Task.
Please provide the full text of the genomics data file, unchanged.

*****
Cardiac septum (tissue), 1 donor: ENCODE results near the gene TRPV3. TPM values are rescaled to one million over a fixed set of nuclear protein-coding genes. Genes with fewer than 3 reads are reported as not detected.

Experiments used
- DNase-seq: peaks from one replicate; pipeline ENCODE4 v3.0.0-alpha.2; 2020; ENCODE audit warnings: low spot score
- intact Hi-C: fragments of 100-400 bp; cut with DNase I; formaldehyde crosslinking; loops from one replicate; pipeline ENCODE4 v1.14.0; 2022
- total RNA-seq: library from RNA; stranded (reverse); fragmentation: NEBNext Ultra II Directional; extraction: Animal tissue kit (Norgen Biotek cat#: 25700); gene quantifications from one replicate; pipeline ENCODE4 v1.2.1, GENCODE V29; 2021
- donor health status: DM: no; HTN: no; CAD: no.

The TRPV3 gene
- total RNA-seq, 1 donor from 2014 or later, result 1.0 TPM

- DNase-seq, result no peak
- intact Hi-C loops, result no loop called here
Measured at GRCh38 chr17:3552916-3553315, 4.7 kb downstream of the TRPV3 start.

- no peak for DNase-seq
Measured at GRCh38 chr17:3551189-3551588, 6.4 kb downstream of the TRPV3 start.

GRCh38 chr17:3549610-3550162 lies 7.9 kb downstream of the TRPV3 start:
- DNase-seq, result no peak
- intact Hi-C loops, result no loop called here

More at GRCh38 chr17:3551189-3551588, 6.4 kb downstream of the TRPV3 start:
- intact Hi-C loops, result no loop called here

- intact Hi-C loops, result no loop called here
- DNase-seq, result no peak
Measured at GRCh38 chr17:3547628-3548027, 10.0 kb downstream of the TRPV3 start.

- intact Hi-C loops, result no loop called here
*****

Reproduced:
Cardiac septum (tissue), 1 donor: ENCODE results near the gene TRPV3. TPM values are rescaled to one million over a fixed set of nuclear protein-coding genes. Genes with fewer than 3 reads are reported as not detected.

Experiments used
- DNase-seq: peaks from one replicate; pipeline ENCODE4 v3.0.0-alpha.2; 2020; ENCODE audit warnings: low spot score
- intact Hi-C: fragments of 100-400 bp; cut with DNase I; formaldehyde crosslinking; loops from one replicate; pipeline ENCODE4 v1.14.0; 2022
- total RNA-seq: library from RNA; stranded (reverse); fragmentation: NEBNext Ultra II Directional; extraction: Animal tissue kit (Norgen Biotek cat#: 25700); gene quantifications from one replicate; pipeline ENCODE4 v1.2.1, GENCODE V29; 2021
- donor health status: DM: no; HTN: no; CAD: no.

The TRPV3 gene
- total RNA-seq, 1 donor from 2014 or later, result 1.0 TPM

- DNase-seq, result no peak
- intact Hi-C loops, result no loop called here
Measured at GRCh38 chr17:3552916-3553315, 4.7 kb downstream of the TRPV3 start.

- no peak for DNase-seq
Measured at GRCh38 chr17:3551189-3551588, 6.4 kb downstream of the TRPV3 start.

GRCh38 chr17:3549610-3550162 lies 7.9 kb downstream of the TRPV3 start:
- DNase-seq, result no peak
- intact Hi-C loops, result no loop called here

More at GRCh38 chr17:3551189-3551588, 6.4 kb downstream of the TRPV3 start:
- intact Hi-C loops, result no loop called here

- intact Hi-C loops, result no loop called here
- DNase-seq, result no peak
Measured at GRCh38 chr17:3547628-3548027, 10.0 kb downstream of the TRPV3 start.

- intact Hi-C loops, result no loop called here